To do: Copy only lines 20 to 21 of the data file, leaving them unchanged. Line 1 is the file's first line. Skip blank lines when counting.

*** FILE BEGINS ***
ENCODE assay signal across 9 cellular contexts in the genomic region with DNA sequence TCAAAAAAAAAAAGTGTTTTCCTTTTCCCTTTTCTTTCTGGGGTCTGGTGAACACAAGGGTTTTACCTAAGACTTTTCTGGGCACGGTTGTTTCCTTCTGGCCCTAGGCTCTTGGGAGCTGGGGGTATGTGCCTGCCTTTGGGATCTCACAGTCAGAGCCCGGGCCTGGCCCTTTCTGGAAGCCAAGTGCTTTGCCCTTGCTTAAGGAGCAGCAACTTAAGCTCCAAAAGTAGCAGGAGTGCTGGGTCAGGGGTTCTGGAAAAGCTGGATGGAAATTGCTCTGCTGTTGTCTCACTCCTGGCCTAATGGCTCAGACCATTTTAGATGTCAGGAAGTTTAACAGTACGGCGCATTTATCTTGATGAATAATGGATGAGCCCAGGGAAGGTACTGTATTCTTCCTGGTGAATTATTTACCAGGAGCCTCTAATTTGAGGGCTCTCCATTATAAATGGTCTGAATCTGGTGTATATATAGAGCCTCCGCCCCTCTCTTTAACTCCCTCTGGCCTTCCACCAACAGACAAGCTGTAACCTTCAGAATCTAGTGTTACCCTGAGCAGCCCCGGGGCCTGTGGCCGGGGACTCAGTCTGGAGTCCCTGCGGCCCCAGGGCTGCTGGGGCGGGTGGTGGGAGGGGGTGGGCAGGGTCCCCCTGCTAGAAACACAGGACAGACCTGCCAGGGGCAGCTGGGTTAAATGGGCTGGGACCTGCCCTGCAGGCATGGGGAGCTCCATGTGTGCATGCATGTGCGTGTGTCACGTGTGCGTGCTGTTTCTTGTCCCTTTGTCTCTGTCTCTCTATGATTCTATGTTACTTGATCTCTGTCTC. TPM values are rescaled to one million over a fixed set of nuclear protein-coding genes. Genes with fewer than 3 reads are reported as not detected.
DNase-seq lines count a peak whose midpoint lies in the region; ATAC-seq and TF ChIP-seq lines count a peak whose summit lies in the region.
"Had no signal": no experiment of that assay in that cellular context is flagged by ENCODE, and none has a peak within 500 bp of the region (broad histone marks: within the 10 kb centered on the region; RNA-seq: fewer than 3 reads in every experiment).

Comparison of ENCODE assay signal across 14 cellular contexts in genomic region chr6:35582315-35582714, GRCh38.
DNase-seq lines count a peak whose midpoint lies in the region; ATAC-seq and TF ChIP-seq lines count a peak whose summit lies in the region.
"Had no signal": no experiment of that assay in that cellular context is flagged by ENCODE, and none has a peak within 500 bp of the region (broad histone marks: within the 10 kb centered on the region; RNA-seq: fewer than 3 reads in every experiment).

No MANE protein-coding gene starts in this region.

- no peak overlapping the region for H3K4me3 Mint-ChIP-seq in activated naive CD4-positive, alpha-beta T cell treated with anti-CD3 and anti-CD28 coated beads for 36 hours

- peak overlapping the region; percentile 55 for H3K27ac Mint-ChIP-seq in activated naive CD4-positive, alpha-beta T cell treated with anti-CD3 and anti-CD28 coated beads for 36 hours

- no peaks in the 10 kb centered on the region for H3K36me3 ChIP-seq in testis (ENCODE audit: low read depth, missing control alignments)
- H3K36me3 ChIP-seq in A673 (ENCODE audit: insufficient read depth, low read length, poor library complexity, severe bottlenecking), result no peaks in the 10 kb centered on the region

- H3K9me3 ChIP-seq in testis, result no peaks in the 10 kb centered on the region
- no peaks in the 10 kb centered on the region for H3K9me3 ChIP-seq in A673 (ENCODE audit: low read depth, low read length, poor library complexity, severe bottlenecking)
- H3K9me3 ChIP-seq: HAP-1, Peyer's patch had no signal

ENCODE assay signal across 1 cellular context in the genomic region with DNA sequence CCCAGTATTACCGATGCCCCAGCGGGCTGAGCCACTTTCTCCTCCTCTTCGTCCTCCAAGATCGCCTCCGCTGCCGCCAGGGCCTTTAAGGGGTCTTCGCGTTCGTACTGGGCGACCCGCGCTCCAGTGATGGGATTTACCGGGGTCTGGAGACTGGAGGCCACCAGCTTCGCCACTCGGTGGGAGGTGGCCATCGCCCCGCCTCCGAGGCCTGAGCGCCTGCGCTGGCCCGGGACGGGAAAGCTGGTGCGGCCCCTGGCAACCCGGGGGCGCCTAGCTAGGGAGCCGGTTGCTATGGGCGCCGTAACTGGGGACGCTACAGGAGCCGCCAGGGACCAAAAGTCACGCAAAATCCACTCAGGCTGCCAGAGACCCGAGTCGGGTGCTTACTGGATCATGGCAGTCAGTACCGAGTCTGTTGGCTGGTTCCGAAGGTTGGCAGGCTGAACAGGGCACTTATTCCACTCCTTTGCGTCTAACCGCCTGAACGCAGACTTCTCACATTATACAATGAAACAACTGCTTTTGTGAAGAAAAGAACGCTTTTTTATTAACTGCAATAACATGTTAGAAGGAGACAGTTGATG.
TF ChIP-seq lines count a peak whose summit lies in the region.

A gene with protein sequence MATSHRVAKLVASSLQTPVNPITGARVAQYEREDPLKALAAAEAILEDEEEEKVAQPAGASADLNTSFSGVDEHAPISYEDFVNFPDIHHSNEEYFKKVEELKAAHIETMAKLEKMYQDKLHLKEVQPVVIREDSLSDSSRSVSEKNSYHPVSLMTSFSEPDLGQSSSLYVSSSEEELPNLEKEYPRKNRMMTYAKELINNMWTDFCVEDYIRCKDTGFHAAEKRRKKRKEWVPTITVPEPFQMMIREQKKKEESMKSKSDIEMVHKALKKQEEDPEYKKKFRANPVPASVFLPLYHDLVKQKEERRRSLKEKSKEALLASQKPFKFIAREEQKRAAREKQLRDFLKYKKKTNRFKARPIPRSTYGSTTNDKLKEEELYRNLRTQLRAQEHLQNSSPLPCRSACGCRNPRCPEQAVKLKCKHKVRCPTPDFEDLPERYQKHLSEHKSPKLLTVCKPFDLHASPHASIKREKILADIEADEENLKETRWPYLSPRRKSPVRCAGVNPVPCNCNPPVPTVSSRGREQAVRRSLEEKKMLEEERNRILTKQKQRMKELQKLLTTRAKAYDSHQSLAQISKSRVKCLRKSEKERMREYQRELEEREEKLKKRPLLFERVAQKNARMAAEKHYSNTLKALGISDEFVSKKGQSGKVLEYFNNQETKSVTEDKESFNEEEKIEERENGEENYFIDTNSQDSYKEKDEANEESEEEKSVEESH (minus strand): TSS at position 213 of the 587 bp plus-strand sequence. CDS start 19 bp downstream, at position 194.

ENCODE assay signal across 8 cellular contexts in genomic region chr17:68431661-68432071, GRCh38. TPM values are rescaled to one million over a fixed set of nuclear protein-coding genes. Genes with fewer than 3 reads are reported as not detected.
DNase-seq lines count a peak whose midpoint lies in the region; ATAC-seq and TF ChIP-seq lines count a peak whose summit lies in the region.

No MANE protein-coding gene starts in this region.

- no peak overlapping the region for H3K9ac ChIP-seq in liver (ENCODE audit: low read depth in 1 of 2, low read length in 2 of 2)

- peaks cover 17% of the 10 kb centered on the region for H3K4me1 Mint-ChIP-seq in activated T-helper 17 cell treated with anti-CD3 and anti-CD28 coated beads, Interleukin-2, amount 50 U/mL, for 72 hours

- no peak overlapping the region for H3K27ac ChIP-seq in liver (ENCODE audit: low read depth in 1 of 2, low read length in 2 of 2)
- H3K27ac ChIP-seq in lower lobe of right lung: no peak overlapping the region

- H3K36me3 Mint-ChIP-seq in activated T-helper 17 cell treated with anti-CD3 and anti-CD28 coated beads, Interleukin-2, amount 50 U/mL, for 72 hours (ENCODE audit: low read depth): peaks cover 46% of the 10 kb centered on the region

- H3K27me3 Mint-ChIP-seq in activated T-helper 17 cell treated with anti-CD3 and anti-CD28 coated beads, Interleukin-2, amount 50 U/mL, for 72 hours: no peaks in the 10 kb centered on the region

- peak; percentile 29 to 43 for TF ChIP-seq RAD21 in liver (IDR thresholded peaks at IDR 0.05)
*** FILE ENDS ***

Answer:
No MANE protein-coding gene starts in this region.

- no peak overlapping the region for H3K9ac ChIP-seq in liver (ENCODE audit: low read depth in 1 of 2, low read length in 2 of 2)